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Santos v. First National State Bank of New Jersey

Decided: August 26, 1982.


On appeal from Superior Court, Chancery Division, Essex County.

Botter, Antell and Furman. The opinion of the court was delivered by Botter, P.J.A.D.


[186 NJSuper Page 56] The general question posed in this case is what relief, if any, can plaintiff obtain against a bank whose cashier's check, issued in 1978 to plaintiff's order, has not been presented for payment and apparently has been lost. Implicated in the case is the holding in National Newark & Essex Bank v. Giordano, 111 N.J. Super. 347, 351 (Law Div. 1970), cited with approval in dictum in Bruno v. Collective Fed'l S. & L. Ass'n, 147 N.J. Super. 115, 122

n. 2 (App.Div.1977), that a bank cannot stop payment on or refuse payment of its cashier's check because it is a draft accepted by the bank when issued and is like cash. Defendant relies on this rule as the basis for its demand for security against loss in the event the check is later presented by someone for payment. The trial judge ordered defendant to replace the check only if plaintiff posts security in the full amount of the check, namely, $15,514.46, the security to be in force for seven years from the date the check was issued. Other relief sought by plaintiff, including interest on this amount while held by the bank, was denied. The trial judge did not decide whether defendant can refuse to pay the check if it is presented. For reasons that are later stated, we modify the judgment to afford plaintiff much of the relief he sought.

The judgment on appeal stems from cross-motions for summary judgment which were considered as if the following facts had been stipulated.*fn1 On June 17, 1978 plaintiff withdrew all the funds in a savings account which he maintained at defendant's bank amounting to $15,514.46, and, apparently at plaintiff's request, the bank issued its cashier's check for that amount to plaintiff's order. (Defendant's pretrial memorandum states that plaintiff said he was planning to return to Puerto Rico.) Plaintiff told a bank employee that he intended to mail the check to his father in Puerto Rico. Defendant asserts that its employee advised plaintiff against putting a cashier's check in the mail; that plaintiff was told the funds could be transferred to Puerto Rico by cable, but that plaintiff rejected this suggestion and the cashier's check was then issued. Plaintiff mailed the check to his father in Coamo, Puerto Rico. Eleven days later, on June 28, 1978, plaintiff advised the bank that the check had been lost in the mail and he asked for a substitute check. The bank demanded an indemnification bond or other security, N.J.S.A. 12A:3-804, and see N.J.S.A. 12A:3-603, but plaintiff could not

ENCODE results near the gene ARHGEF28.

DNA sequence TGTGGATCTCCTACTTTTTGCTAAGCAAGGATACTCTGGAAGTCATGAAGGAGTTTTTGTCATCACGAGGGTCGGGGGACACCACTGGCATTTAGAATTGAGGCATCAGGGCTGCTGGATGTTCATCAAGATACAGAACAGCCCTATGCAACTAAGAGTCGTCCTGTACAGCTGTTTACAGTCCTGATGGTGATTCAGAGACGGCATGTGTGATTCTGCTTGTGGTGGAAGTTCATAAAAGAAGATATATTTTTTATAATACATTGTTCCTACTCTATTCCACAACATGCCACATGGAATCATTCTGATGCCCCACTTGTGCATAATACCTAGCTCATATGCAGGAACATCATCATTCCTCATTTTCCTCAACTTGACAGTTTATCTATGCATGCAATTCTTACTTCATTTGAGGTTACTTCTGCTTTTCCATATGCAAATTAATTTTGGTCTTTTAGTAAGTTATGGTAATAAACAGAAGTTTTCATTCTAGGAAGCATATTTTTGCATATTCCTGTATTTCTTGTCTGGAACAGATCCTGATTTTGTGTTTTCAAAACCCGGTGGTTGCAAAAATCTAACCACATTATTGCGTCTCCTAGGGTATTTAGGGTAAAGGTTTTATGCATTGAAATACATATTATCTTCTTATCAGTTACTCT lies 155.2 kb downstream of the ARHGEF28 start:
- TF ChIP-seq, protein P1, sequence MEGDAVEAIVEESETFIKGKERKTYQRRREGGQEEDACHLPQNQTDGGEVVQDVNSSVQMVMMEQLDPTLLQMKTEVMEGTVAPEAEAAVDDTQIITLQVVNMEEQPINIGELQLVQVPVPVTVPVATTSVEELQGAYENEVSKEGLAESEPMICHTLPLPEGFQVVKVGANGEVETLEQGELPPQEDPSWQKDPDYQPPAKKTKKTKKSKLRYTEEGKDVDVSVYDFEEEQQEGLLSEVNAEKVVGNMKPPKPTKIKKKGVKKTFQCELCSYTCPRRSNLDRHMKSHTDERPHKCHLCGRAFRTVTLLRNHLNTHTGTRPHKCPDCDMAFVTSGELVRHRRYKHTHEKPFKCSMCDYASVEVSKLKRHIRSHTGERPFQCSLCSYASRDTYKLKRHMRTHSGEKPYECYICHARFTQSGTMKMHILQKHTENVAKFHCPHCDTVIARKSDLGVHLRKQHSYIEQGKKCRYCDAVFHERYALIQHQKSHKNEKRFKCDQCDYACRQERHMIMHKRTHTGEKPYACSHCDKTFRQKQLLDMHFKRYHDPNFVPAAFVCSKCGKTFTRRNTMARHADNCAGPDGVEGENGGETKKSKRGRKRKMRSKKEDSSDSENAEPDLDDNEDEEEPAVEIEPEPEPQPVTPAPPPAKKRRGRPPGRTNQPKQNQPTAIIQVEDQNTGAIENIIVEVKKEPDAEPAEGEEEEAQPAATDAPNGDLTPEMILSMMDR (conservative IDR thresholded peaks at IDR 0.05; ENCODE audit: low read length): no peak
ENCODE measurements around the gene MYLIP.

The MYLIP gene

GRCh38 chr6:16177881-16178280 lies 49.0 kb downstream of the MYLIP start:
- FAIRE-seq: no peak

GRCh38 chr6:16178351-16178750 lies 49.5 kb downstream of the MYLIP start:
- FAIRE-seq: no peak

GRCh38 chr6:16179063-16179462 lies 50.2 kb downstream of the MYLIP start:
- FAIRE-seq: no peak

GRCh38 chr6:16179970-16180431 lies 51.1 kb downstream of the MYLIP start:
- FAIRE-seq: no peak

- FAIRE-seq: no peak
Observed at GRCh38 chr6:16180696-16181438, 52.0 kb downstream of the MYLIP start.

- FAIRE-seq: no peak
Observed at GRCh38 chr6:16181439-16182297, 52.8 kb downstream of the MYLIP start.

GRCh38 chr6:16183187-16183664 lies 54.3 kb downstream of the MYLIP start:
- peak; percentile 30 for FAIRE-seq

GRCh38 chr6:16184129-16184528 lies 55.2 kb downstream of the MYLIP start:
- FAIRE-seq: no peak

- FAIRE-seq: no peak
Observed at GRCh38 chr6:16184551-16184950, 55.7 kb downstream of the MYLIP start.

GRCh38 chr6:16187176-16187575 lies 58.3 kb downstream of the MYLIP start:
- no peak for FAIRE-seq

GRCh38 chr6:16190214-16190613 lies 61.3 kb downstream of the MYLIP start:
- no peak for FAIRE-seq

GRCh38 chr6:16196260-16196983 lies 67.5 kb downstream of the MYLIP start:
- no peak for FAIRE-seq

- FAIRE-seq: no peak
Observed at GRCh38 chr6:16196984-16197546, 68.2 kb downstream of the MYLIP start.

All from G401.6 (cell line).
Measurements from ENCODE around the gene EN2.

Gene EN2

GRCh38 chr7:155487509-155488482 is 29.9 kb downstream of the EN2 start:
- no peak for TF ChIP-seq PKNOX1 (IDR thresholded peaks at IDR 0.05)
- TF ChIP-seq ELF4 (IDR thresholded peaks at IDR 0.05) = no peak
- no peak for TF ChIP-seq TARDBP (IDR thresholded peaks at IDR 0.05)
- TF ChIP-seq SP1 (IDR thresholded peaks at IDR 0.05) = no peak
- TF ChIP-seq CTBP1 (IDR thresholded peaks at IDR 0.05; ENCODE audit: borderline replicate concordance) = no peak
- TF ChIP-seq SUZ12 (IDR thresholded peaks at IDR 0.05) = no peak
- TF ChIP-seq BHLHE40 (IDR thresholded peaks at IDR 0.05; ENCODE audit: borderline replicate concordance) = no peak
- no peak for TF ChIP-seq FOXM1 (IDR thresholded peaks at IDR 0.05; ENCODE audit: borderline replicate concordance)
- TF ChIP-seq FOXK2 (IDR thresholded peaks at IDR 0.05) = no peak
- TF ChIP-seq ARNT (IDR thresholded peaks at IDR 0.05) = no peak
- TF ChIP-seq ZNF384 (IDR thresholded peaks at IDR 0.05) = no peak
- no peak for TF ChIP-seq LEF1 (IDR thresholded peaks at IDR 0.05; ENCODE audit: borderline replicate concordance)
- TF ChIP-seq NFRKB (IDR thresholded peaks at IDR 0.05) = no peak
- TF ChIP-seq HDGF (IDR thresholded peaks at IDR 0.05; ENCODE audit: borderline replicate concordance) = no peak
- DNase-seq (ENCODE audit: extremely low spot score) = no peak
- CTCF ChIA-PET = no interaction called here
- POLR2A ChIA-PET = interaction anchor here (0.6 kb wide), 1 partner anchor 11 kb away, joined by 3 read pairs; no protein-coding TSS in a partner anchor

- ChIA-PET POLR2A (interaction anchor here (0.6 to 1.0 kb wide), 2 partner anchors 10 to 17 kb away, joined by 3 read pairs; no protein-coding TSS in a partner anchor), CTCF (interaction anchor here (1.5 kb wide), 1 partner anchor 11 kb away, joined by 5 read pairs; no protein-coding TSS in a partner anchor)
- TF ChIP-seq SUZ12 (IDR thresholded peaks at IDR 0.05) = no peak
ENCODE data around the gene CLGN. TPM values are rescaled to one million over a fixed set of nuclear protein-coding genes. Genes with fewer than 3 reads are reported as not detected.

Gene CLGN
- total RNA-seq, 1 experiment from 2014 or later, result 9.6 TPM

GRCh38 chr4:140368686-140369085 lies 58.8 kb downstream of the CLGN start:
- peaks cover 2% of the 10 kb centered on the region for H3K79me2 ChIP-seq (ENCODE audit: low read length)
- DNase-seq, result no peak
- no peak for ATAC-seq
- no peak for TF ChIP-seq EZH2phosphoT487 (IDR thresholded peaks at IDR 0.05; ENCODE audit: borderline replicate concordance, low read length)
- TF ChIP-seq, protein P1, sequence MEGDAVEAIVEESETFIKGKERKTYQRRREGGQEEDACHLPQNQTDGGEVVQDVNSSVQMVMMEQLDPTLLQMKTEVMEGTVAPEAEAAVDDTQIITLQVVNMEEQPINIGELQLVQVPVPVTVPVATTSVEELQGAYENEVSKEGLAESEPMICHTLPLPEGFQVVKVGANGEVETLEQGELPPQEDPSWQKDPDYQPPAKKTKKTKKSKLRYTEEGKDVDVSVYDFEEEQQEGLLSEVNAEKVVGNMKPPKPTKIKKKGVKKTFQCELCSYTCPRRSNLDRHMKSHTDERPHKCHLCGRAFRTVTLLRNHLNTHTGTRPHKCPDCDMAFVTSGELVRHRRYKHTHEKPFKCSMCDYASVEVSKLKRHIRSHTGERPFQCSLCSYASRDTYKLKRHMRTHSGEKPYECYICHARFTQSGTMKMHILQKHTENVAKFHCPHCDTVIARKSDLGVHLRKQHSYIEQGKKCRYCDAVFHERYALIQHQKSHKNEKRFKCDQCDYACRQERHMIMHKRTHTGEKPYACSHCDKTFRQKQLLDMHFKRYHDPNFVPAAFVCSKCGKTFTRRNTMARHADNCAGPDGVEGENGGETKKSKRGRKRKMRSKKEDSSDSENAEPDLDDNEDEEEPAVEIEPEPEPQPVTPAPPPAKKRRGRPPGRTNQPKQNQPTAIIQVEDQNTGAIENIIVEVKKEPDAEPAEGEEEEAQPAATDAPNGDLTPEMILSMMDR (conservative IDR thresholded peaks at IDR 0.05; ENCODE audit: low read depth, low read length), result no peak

get a bond since he was unemployed and had no other assets. The bank also tried to assist plaintiff in obtaining a bond but was unsuccessful. The check has never been presented for payment.

The record does not establish whether plaintiff indorsed the check before putting it in the mail or, if indorsed, how it was indorsed. Plaintiff's attorney asserted at oral argument below that plaintiff would deny that he had indorsed the check. However, the trial judge inferred that he probably indorsed the check so that it would be of some use to his father when it arrived in Puerto Rico.*fn2

Plaintiff started this action in February 1980. The relief sought in the trial court was a judgment compelling the bank to issue a duplicate check or credit his account with $15,514.46, without security. Alternatively, the complaint sought to compel defendant to establish an interest-bearing account in trust for plaintiff, paying him interest periodically, with the principal to be turned over to plaintiff after six years from the date the check was issued or on another date fixed by the court. In addition, plaintiff sought interest from the date the check was issued, contending that the bank has been unjustly enriched by the use of plaintiff's money since that time.

The judgment that was entered was termed a final judgment in favor of defendant, although not resolving all issues in the case that will be dealt with hereafter. As stated above, defendant was ordered to issue a substitute check when plaintiff posted the security, despite the knowledge that plaintiff had not

been able to satisfy this condition. The judgment provided that the security bond would remain in effect until June 17, 1985, seven years from the date of the check. The judgment also provided that plaintiff could move for a modification "if plaintiff discovers evidence as to the existence or non-existence" of the check in the future. All other relief sought by plaintiff was denied. Left unresolved was plaintiff's claim that the money be paid to him at some future time after the statute of limitations has run, although the judgment may be read to imply plaintiff's right to claim the money by reopening the judgment after seven years if he has not posted security before then and the check is still missing.*fn3